> > > https://git.kernel.org/pub/scm/linux/kernel/git/torvalds/linux.git/commit/?id=efad8a853ad2057f96664328a0d327a05ce39c76
> > >
> > > Both reports where made before that fix was posted/merged.
> >
> > 5.3.13 already contains that commit (backported as
> > f59d80e2f12b695d38e646f00de1e46e123dfcc9 in 5.3.4), and:
> >
> >       [58446.332688][ T4514] ------------[ cut here ]------------
> >       [58446.336367][ T4514] kernel BUG at fs/btrfs/ctree.c:1222!
>
> I note this is not exactly the same bug as the one I reported before:
> it's BUG_ON(tm->slot < n) in case MOD_LOG_KEY_REMOVE_WHILE_FREEING,
> while the previously reported one (and the one that is much more common
> and apparently much harder to hit on 5.3.x) is BUG_ON(tm->slot >= n)
> in case MOD_LOG_KEY_REPLACE.

Interesting. Eventually I'll have to look at it.

Thanks.

>
> >       [58446.339993][ T4514] invalid opcode: 0000 [#1] SMP PTI
> >       [58446.343408][ T4514] CPU: 3 PID: 4514 Comm: crawl_35277 Not tainted 5.3.13-zb64-c0eaf2b82f8c+ #1
> >       [58446.348872][ T4514] Hardware name: QEMU Standard PC (i440FX + PIIX, 1996), BIOS 1.12.0-1 04/01/2014
> >       [58446.354272][ T4514] RIP: 0010:__tree_mod_log_rewind+0x235/0x240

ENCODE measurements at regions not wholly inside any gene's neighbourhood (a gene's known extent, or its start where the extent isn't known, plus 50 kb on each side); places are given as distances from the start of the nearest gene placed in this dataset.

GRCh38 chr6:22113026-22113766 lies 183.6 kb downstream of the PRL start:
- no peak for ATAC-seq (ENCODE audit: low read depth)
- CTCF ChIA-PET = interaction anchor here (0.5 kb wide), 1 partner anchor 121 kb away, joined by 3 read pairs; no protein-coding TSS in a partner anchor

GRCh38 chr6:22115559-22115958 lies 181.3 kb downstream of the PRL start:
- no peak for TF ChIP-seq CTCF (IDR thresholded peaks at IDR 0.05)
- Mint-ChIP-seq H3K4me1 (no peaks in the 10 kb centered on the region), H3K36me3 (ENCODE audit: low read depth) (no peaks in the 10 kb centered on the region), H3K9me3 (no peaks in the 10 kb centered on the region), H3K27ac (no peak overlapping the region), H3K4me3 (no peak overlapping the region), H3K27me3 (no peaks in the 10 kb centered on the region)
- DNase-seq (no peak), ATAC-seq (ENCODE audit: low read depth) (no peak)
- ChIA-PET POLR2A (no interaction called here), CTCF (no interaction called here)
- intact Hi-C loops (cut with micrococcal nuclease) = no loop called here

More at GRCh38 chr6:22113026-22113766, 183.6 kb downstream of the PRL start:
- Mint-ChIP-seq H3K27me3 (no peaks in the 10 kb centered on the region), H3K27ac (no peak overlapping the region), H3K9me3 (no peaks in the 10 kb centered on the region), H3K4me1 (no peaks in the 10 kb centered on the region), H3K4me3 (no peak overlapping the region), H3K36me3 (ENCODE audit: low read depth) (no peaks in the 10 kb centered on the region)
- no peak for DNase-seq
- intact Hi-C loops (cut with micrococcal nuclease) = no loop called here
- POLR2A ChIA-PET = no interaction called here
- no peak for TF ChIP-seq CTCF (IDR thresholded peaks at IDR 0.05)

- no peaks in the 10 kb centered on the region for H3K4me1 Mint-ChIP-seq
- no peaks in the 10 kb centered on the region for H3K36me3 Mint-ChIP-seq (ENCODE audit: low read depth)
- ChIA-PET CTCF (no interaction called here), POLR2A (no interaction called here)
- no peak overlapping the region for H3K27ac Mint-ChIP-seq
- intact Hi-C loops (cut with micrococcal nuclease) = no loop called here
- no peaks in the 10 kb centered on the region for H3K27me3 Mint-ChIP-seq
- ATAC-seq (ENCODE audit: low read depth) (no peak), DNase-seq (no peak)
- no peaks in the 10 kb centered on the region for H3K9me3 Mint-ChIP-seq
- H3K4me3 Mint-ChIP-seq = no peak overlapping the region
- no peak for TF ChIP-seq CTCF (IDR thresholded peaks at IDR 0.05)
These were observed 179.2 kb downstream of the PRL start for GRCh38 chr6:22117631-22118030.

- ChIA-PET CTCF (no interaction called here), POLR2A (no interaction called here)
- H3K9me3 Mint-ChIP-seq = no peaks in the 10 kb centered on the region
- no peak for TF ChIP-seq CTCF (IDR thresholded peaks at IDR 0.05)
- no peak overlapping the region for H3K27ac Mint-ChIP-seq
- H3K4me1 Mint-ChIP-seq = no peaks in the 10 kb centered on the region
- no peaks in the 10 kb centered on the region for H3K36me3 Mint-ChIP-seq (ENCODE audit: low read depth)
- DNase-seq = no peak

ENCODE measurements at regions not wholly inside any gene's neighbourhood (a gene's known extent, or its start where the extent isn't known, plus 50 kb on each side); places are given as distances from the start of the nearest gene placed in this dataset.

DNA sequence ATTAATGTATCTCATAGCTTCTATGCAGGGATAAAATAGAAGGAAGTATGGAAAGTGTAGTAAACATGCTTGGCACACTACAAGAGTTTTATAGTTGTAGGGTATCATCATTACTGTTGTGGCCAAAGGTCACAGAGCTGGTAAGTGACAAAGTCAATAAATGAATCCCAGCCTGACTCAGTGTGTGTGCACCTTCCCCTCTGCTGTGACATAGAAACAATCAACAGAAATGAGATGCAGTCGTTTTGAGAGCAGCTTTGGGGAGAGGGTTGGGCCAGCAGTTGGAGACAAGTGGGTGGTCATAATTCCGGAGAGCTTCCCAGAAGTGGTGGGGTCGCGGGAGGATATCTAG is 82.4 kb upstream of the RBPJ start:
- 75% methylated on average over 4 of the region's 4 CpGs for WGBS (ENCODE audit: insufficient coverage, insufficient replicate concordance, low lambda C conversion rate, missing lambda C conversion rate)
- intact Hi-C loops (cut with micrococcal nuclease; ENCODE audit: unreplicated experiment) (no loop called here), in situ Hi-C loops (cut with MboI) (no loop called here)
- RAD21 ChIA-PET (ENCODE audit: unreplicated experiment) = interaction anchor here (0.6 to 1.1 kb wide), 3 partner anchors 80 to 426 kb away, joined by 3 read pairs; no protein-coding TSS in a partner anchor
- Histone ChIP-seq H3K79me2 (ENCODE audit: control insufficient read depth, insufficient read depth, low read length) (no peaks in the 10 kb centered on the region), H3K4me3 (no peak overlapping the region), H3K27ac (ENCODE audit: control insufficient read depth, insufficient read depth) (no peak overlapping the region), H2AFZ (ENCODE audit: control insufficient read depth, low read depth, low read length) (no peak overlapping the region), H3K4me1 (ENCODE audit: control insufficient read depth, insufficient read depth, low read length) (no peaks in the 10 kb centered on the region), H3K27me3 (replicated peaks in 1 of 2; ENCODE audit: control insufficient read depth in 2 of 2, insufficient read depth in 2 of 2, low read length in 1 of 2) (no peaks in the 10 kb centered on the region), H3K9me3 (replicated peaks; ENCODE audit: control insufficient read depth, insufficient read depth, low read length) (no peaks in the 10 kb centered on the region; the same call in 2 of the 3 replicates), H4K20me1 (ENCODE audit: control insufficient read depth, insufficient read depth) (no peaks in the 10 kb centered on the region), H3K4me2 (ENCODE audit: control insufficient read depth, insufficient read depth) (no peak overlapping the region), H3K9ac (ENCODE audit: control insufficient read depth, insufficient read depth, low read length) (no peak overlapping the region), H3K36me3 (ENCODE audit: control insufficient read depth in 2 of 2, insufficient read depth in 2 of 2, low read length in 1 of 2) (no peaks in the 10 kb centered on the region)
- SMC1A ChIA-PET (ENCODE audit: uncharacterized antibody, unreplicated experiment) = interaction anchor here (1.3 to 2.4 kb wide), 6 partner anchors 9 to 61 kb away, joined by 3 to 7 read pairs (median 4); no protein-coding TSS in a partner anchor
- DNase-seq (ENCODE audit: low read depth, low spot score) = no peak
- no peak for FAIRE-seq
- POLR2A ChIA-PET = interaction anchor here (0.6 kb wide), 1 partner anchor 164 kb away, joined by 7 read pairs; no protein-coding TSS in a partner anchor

> >       [58446.356393][ T4514] Code: 45 31 c0 4c 89 e7 48 89 d6 48 c1 e6 05 48 8d 74 32 65 ba 19 00 00 00 e8 59 d1 04 00 e9 89 fe ff ff 49 63 57 2c e9 18 ff ff ff <0f> 0b 0f 0b 0f 1f 80 00 00 00 00 0f 1f 44 00 00 55 83 c2 01 48 63
> >       [58446.361072][ T4514] RSP: 0000:ffffa34340e1b830 EFLAGS: 00010293
> >       [58446.364072][ T4514] RAX: 000003ff696b4000 RBX: 000000000000000f RCX: ffff981b2bf7db00
> >       [58446.366818][ T4514] RDX: 0000000000000000 RSI: 000000000000007e RDI: ffff981b2bf7d300
> >       [58446.368673][ T4514] RBP: ffffa34340e1b860 R08: ffffa34340e1b7d8 R09: ffffa34340e1b7e0
> >       [58446.371392][ T4514] R10: 000000000008b74a R11: 0000000000000000 R12: ffff981c62b2e4a0
> >       [58446.375829][ T4514] R13: ffff981b2bf7d300 R14: 0000000000000006 R15: ffff981b2bf7db00
> >       [58446.378642][ T4514] FS:  00007fccbd589700(0000) GS:ffff981cf6800000(0000) knlGS:0000000000000000
> >       [58446.380289][ T4514] CS:  0010 DS: 0000 ES: 0000 CR0: 0000000080050033
> >       [58446.381567][ T4514] CR2: 00007fcc447d5000 CR3: 0000000205248003 CR4: 00000000001606e0
> >       [58446.383172][ T4514] Call Trace:
> >       [58446.383835][ T4514]  btrfs_search_old_slot+0x14a/0x7e0